LumiSeat

A student work study of physical computing and construction.

Ideation, Physical Construction, Cataloguing, Presentation of Ideas

LumiSeat gives a streamlined system for finding open seating and reserving a seat when the user needs to step away. Our goal was to create a simple solution that would provide peace of mind of not losing a spot, as well as taking out any awkward situations about accidentally sitting in another person’s seat.

This project was made in partnership with Erfan Dastournejad.

The Brief

Our team was tasked to create a working prototype of furniture that can sense an input and respond appropriately by actuating an output. This meant we were bound to the restrains of creating a fully functional prototype from ideation to final product in 8 weeks. The immediate challenge was clear: how do we make it work? 

Getting Started

Narrowing our Focus

The brief provided was very broad, so we had to really think about what we wanted to achieve with this design. To do this we asked ourselves lots of hypothetical questions from the perspective of "What if?" with various pieces of furniture and situations. This process eventually landed us onto the following two questions:

 

What if a chair could detect when it is being used?


How might we streamline the process of finding and reserving available seating?

Identifying Opportunities 

As we explored this space we wanted to find the pain points people experience when looking for a place to sit. Through student observation and small interviews we were able to land on these three main concerns:

  • Anxiety of losing a spot

  • Accidentally taking someone’s seat

  • The awkward question: “Is this seat taken?”

Based on this feedback we began to shape our design for potential use in bars, cafés, libraries, and other social spaces.

The Rules

Because we knew that a great deal of our time would be dedicated to the physical construction and coding of the project's Arduino and sensors, we set extra requirements for ourselves to design by:

If extra steps aren’t needed, don’t add them.

Sitting should be a quick process. We didn't want to design anything that would take something simple and complicate it for no reason.

 

Individual Recognition 

Creating a reserving system would do no good if the seat could not tell one individual from another. Because of this, we shaped our design around giving a person a way to identify themselves to the chair.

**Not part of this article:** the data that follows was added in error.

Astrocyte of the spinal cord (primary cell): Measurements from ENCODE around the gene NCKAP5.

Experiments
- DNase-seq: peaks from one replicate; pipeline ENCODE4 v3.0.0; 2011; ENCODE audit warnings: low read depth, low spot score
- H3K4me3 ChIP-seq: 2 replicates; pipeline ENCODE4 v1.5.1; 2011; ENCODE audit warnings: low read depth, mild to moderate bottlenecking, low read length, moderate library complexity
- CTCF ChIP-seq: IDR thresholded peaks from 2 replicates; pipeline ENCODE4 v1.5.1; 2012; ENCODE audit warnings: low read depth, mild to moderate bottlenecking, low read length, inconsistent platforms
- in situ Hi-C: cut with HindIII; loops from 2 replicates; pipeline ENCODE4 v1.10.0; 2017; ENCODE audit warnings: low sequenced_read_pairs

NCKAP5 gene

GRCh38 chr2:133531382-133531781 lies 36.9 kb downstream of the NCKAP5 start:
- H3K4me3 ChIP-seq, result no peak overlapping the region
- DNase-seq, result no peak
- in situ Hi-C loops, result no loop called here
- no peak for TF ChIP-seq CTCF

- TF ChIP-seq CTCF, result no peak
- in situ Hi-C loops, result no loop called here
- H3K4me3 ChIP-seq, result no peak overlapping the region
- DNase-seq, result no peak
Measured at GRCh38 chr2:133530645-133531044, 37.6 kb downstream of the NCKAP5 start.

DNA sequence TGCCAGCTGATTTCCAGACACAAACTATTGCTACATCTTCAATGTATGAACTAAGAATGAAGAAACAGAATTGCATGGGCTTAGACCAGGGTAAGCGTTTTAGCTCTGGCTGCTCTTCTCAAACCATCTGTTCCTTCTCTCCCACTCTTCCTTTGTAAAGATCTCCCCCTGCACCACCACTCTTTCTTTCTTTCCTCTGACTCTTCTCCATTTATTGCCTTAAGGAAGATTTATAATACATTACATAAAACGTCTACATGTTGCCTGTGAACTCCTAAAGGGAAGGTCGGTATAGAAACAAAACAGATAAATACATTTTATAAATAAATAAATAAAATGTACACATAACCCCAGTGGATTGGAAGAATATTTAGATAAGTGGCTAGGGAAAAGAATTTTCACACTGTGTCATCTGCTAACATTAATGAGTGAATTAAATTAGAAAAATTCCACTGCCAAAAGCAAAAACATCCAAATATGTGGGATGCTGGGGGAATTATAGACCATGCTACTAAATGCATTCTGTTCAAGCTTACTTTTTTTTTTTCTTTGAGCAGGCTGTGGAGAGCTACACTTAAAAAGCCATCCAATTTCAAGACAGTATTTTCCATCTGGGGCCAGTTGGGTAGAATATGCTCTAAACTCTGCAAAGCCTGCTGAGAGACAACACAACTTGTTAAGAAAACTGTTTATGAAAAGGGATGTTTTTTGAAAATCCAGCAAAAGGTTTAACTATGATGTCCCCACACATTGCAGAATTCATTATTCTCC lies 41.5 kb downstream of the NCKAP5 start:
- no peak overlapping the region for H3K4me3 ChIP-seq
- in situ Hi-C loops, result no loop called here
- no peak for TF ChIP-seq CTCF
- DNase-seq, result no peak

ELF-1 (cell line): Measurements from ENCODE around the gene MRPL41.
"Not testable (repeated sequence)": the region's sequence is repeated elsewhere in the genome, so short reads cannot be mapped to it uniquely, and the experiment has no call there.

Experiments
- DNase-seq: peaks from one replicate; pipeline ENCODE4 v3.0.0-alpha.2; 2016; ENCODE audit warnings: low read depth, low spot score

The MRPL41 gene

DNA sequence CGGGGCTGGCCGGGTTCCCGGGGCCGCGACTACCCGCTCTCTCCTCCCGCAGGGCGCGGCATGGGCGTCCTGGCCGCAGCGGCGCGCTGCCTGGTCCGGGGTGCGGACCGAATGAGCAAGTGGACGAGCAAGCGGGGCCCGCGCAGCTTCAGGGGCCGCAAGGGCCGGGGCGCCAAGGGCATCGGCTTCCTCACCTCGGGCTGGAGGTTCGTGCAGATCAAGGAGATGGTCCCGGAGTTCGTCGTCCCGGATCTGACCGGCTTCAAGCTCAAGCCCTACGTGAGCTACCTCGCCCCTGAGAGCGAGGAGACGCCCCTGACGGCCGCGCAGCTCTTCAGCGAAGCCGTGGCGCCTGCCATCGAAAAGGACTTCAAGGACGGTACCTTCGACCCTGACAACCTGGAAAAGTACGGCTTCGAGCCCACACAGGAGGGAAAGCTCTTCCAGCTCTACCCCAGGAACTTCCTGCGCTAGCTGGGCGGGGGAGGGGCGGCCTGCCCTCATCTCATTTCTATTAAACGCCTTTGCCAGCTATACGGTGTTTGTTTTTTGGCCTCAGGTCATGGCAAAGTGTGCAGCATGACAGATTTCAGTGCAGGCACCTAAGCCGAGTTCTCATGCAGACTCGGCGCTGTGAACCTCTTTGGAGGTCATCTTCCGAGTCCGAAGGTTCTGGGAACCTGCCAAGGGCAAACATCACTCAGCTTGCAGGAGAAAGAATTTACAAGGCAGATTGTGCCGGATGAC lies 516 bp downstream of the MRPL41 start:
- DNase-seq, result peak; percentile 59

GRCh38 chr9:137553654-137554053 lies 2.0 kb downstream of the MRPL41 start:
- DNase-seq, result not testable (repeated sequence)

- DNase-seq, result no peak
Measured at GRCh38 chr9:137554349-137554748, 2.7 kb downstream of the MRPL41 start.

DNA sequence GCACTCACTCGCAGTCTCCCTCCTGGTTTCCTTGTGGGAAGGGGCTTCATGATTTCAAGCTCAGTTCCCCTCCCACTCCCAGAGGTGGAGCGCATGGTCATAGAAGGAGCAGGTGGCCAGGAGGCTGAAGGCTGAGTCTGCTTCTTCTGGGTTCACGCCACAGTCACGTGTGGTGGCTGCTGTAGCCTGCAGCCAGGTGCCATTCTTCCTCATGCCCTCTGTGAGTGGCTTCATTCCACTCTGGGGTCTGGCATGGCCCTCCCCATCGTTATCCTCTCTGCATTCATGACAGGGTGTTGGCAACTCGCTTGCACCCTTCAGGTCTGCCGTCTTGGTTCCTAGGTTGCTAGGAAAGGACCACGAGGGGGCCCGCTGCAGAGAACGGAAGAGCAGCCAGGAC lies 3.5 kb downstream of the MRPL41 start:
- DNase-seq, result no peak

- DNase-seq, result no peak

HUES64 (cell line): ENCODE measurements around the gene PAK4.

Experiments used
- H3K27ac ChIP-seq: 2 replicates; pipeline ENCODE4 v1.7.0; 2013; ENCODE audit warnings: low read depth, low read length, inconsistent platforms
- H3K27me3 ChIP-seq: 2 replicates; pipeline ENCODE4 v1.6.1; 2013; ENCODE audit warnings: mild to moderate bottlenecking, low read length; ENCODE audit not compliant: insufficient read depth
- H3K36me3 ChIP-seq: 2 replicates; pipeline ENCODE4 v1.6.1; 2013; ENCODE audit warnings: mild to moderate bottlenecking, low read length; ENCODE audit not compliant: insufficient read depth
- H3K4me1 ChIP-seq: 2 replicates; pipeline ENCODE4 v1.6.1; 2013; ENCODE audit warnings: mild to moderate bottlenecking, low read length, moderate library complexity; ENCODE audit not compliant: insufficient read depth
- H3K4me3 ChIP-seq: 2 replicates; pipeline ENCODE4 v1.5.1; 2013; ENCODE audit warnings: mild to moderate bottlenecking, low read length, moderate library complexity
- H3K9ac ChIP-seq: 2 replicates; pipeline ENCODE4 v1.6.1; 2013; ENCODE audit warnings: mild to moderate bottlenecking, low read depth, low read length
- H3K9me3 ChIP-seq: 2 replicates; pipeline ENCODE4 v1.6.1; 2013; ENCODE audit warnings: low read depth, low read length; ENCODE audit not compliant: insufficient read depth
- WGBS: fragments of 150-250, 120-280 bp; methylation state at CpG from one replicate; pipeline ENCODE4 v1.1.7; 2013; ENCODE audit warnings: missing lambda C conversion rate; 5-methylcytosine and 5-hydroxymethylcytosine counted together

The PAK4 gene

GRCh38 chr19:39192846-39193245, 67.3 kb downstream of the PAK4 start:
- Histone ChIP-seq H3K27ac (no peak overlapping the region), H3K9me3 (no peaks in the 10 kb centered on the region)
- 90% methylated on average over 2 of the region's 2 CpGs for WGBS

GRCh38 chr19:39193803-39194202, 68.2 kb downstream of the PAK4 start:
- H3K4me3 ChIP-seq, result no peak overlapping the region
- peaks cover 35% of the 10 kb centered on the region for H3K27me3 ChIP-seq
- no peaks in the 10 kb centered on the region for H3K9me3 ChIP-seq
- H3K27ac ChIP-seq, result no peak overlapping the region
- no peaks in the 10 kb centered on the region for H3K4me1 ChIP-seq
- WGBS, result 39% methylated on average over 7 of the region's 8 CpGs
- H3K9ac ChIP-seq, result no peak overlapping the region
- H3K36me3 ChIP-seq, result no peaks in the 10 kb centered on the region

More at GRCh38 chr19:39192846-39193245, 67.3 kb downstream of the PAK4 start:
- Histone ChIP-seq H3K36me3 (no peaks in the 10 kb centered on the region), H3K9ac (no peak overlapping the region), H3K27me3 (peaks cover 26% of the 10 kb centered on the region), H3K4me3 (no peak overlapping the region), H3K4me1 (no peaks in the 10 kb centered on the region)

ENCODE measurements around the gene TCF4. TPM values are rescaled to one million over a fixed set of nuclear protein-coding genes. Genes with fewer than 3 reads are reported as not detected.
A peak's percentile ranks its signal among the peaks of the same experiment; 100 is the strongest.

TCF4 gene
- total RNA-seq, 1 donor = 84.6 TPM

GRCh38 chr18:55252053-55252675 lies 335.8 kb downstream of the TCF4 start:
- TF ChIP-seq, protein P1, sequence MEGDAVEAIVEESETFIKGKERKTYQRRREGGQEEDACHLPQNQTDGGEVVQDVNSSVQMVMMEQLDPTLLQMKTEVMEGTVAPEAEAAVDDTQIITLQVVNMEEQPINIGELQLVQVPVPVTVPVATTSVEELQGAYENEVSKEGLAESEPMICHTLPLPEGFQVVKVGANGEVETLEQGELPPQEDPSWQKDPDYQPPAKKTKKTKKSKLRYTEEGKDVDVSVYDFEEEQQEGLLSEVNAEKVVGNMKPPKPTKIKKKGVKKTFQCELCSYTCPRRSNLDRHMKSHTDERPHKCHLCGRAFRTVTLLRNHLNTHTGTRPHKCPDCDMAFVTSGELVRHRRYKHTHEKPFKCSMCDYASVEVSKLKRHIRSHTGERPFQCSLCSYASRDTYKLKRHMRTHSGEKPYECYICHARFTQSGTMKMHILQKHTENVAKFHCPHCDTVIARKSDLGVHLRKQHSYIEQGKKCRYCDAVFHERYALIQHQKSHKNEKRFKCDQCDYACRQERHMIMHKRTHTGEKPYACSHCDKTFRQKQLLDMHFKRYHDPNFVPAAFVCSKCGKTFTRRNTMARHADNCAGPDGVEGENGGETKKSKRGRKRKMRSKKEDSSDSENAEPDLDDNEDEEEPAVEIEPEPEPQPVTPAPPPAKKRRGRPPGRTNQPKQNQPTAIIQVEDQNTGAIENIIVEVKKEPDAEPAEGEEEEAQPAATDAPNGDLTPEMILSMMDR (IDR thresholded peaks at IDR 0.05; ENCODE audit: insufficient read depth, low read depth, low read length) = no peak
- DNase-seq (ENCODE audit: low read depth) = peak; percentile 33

Time Out Feature

We quickly realized that our design could create friction in cases of someone reserving a seat and never returning to use it. Because of this, we wanted to ensure that the chair could reset or time out after a desired period of time.

Prototyping

Feasibility

The most important part of this challenge was the "will it actually work". Because of this, I had to build my knowledge of Arduinos, sensors, and code from the ground up; computing components were present in the designs thought process from day one. We began with the general concept: tapping a phone to the back of a chair to reserve the spot during a minor absence. 

Interaction Model

An Arduino Uno was chosen for our computing element, and shaped our programming process from there. We wanted an LED display to represent the seat's availability: blue meaning the seat was unreserved and red meaning the spot had been claimed. Keeping in line with our rules, we did not want to add any extra steps to sitting down if they were not necessary. Because of this, a pressure sensor was tucked inside the cushion of the seat. If the seat was unreserved, then the user could simply sit down and the LEDS would turn off while the seat was in use. This function would both save power and avoid the light from disturbing the person while using the space.

As for the actual process of reserving, Lumiseat's code worked in "locked", "unlocked", and "off" states. If the chair had not been reserved it was in the unlocked (blue) state. During this time anyone could take a seat and the LEDs would turn off– changing the code's state to match. 

Once the person decided they wanted to reserve the space, they could tap their phone onto the back of Lumiseat and trigger the locked (red) function. The chair could only be unlocked via tapping the same phone again or the reservation timing out. In cases where a reserved seat was being occupied without being properly unlocked by the correct person, the lights would flash from red and blue to indicate the situation to the person.

Final Design

As we refined the design some form changes were made for usability. One of the biggest of these adjustments was the placement of the LED strip. Instead of around the base in a halo like fashion, we decided to move them to line the backing of the seat to allow easier visibility when scanning a room for a seat. The final code was refined to the following model to create easier communication between components.

Reflection

If I had more time I would have liked to expand the possibilities with LumiSeat with options such as unique color selection, and making the timer easily customizable to the establishment's preferences. Having had little to no previous experience in coding, wiring, or sensors, achieving what we did with LumiSeat was amazing.

 

I’m proud of what we accomplished as a team; we each supported each other with our unique strengths and weaknesses. Together we were quickly able to find our roles to create a working product. This project helped push me outside of the idea space and into the physical world of construction.

Want to get in touch?

Find me here!

 

hiratacreates@gmail.com

 

 

LinkedIn

 

@Kate.Hirata